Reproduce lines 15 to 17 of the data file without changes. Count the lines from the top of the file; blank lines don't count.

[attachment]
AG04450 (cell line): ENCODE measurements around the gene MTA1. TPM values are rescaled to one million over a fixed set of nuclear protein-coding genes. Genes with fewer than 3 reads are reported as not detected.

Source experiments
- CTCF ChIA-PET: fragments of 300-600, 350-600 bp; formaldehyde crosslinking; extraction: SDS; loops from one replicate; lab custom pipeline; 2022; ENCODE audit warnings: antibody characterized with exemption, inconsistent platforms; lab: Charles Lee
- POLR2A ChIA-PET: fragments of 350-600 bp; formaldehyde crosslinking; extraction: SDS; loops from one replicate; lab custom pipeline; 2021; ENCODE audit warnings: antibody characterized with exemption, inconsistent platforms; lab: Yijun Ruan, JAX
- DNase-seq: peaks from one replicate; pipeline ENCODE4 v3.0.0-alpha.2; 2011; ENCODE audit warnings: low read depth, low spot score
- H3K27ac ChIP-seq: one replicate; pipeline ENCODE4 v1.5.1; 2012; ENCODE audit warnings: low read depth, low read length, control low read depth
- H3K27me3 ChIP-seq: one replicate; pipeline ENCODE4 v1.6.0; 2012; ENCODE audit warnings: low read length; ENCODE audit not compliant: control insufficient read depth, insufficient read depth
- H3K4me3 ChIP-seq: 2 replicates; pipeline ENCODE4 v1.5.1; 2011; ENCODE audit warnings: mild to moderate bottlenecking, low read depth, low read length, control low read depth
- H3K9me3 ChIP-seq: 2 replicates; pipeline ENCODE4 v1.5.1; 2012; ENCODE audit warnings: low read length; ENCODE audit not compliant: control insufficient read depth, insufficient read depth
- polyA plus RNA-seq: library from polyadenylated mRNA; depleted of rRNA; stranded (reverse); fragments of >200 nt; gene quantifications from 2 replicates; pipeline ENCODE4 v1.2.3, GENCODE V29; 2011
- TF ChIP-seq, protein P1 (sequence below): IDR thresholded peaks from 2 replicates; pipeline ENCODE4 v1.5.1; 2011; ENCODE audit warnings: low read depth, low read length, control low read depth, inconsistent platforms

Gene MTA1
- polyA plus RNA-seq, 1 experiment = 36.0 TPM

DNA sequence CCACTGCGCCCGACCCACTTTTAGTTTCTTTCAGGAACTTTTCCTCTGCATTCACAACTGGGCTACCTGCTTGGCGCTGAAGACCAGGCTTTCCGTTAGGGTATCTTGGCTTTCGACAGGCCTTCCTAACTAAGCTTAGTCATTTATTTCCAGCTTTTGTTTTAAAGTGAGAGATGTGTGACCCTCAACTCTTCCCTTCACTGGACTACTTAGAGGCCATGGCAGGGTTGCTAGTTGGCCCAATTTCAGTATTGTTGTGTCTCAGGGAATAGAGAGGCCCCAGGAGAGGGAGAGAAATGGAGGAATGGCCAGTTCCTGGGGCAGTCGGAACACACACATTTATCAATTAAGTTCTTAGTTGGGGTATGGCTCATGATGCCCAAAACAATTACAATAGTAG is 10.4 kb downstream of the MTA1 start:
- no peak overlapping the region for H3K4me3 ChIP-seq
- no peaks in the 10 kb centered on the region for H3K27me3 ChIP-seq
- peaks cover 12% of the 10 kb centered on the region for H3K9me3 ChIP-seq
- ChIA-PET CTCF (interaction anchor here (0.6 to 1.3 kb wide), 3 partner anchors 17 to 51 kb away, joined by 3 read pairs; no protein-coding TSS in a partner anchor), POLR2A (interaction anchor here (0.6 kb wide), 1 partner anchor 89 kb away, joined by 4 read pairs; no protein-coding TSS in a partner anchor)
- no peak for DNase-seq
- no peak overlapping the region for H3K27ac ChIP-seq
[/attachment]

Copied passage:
- no peak overlapping the region for H3K4me3 ChIP-seq
- no peaks in the 10 kb centered on the region for H3K27me3 ChIP-seq
- peaks cover 12% of the 10 kb centered on the region for H3K9me3 ChIP-seq